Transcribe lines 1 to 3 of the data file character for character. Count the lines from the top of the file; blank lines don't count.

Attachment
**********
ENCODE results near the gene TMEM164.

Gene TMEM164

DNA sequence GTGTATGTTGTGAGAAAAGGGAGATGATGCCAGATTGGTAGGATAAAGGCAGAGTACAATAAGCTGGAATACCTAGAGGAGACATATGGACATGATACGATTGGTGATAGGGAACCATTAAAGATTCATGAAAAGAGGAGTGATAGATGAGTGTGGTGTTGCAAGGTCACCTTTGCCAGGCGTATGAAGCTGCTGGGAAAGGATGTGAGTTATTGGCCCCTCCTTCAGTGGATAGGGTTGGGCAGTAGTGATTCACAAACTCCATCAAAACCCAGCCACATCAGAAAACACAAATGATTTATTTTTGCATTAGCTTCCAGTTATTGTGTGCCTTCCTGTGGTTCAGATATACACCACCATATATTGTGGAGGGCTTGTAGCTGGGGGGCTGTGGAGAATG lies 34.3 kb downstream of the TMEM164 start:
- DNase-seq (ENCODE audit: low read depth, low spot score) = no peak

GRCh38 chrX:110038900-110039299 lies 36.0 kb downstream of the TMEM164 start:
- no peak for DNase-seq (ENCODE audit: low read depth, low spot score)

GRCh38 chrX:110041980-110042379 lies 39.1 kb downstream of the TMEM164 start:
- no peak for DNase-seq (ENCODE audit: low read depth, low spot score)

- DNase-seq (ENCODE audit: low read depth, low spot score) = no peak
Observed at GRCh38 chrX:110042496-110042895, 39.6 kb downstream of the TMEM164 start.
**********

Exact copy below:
ENCODE results near the gene TMEM164.

Gene TMEM164

DNA sequence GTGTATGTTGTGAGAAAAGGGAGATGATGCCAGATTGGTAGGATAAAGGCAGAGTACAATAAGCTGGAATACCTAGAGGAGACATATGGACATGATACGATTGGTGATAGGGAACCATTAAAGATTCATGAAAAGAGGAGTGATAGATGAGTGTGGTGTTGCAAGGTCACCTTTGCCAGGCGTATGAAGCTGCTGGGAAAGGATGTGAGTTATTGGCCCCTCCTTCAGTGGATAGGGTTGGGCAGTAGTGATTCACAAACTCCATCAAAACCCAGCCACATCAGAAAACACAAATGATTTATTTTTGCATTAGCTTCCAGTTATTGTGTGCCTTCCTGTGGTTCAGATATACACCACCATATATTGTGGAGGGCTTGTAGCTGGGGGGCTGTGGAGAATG lies 34.3 kb downstream of the TMEM164 start: